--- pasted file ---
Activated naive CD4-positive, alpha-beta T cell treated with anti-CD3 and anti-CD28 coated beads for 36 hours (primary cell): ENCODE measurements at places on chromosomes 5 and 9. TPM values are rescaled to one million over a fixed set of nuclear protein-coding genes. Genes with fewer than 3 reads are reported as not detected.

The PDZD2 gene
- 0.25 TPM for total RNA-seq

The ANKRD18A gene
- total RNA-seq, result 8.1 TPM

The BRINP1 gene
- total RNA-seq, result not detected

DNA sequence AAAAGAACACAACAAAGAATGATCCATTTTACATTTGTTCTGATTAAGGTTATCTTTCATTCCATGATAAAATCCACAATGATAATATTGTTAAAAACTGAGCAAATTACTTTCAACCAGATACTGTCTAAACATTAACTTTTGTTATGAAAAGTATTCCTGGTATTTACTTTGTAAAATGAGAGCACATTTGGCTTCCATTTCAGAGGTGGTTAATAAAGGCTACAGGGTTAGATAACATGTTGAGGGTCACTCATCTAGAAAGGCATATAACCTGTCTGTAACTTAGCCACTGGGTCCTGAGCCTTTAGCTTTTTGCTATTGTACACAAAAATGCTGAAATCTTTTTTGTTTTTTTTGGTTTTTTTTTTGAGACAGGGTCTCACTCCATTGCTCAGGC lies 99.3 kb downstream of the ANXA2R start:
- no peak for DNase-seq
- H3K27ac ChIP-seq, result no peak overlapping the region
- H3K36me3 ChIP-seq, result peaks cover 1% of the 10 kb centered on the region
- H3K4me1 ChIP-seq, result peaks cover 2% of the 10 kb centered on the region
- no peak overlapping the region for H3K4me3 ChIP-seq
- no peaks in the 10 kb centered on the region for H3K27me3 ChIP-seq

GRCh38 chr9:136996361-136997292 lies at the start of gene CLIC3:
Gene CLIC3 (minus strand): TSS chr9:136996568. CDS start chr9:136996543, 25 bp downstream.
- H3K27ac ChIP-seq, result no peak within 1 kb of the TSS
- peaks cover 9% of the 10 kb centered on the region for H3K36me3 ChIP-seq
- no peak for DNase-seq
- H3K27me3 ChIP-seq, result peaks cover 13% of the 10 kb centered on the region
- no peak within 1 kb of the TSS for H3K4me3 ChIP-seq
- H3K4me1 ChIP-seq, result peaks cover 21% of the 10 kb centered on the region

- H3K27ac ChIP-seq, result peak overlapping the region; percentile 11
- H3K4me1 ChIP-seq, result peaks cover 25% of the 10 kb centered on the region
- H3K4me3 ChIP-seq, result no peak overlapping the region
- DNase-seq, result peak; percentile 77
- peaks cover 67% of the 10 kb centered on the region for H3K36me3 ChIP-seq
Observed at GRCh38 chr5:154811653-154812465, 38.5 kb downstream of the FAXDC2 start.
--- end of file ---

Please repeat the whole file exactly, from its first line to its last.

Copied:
Activated naive CD4-positive, alpha-beta T cell treated with anti-CD3 and anti-CD28 coated beads for 36 hours (primary cell): ENCODE measurements at places on chromosomes 5 and 9. TPM values are rescaled to one million over a fixed set of nuclear protein-coding genes. Genes with fewer than 3 reads are reported as not detected.

The PDZD2 gene
- 0.25 TPM for total RNA-seq

The ANKRD18A gene
- total RNA-seq, result 8.1 TPM

The BRINP1 gene
- total RNA-seq, result not detected

DNA sequence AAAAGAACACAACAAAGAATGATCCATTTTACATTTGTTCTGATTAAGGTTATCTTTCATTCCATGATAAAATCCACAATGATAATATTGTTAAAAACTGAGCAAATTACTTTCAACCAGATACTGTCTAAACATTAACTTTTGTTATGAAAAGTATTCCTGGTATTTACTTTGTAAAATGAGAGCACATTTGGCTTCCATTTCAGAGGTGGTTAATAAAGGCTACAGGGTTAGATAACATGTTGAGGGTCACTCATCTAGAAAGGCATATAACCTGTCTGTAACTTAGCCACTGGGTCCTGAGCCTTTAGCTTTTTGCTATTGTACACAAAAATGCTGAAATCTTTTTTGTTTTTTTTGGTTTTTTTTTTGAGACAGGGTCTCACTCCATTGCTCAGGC lies 99.3 kb downstream of the ANXA2R start:
- no peak for DNase-seq
- H3K27ac ChIP-seq, result no peak overlapping the region
- H3K36me3 ChIP-seq, result peaks cover 1% of the 10 kb centered on the region
- H3K4me1 ChIP-seq, result peaks cover 2% of the 10 kb centered on the region
- no peak overlapping the region for H3K4me3 ChIP-seq
- no peaks in the 10 kb centered on the region for H3K27me3 ChIP-seq

GRCh38 chr9:136996361-136997292 lies at the start of gene CLIC3:
Gene CLIC3 (minus strand): TSS chr9:136996568. CDS start chr9:136996543, 25 bp downstream.
- H3K27ac ChIP-seq, result no peak within 1 kb of the TSS
- peaks cover 9% of the 10 kb centered on the region for H3K36me3 ChIP-seq
- no peak for DNase-seq
- H3K27me3 ChIP-seq, result peaks cover 13% of the 10 kb centered on the region
- no peak within 1 kb of the TSS for H3K4me3 ChIP-seq
- H3K4me1 ChIP-seq, result peaks cover 21% of the 10 kb centered on the region

- H3K27ac ChIP-seq, result peak overlapping the region; percentile 11
- H3K4me1 ChIP-seq, result peaks cover 25% of the 10 kb centered on the region
- H3K4me3 ChIP-seq, result no peak overlapping the region
- DNase-seq, result peak; percentile 77
- peaks cover 67% of the 10 kb centered on the region for H3K36me3 ChIP-seq
Observed at GRCh38 chr5:154811653-154812465, 38.5 kb downstream of the FAXDC2 start.